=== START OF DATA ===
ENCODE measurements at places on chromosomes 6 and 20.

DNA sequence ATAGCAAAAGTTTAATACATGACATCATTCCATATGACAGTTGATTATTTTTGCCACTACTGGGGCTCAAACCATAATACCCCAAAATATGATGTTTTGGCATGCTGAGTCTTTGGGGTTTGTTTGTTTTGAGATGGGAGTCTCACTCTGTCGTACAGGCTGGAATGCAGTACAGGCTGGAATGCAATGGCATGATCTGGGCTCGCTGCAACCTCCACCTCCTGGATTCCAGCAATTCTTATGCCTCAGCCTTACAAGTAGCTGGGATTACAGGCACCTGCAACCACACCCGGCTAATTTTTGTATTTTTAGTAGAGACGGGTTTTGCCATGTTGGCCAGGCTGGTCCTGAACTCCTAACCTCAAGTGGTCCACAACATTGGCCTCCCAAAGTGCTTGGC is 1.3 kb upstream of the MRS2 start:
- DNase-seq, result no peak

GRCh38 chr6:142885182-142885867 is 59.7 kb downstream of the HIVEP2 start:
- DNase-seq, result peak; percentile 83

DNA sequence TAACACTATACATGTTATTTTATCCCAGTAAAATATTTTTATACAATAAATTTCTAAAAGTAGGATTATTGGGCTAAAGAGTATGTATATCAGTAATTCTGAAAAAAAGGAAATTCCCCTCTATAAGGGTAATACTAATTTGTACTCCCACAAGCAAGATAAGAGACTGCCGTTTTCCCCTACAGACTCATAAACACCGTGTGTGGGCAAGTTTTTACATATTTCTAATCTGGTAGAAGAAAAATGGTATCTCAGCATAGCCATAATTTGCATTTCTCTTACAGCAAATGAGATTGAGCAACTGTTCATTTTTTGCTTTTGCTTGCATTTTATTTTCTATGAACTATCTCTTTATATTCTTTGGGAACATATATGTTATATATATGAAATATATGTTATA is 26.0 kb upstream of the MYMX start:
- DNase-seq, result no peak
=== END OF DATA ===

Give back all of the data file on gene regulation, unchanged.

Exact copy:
ENCODE measurements at places on chromosomes 6 and 20.

DNA sequence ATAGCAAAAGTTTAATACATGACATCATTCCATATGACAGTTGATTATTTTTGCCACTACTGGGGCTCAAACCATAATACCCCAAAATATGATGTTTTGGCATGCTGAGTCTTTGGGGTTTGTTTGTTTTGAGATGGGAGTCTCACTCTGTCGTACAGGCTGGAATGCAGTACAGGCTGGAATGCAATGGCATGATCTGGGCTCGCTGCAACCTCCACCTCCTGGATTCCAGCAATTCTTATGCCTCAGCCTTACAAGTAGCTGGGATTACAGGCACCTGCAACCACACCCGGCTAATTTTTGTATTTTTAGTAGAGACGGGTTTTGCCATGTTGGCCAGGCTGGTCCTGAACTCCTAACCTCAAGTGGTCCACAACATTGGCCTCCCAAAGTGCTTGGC is 1.3 kb upstream of the MRS2 start:
- DNase-seq, result no peak

GRCh38 chr6:142885182-142885867 is 59.7 kb downstream of the HIVEP2 start:
- DNase-seq, result peak; percentile 83

DNA sequence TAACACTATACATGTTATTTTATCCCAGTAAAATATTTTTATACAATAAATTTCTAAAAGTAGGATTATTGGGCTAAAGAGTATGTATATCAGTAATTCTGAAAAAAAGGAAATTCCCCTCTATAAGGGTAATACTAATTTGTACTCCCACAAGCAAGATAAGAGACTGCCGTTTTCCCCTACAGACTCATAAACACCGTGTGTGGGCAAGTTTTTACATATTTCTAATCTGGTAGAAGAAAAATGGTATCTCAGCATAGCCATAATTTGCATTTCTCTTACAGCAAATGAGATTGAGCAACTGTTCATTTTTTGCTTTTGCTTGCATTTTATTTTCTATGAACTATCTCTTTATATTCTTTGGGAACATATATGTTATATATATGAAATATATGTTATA is 26.0 kb upstream of the MYMX start:
- DNase-seq, result no peak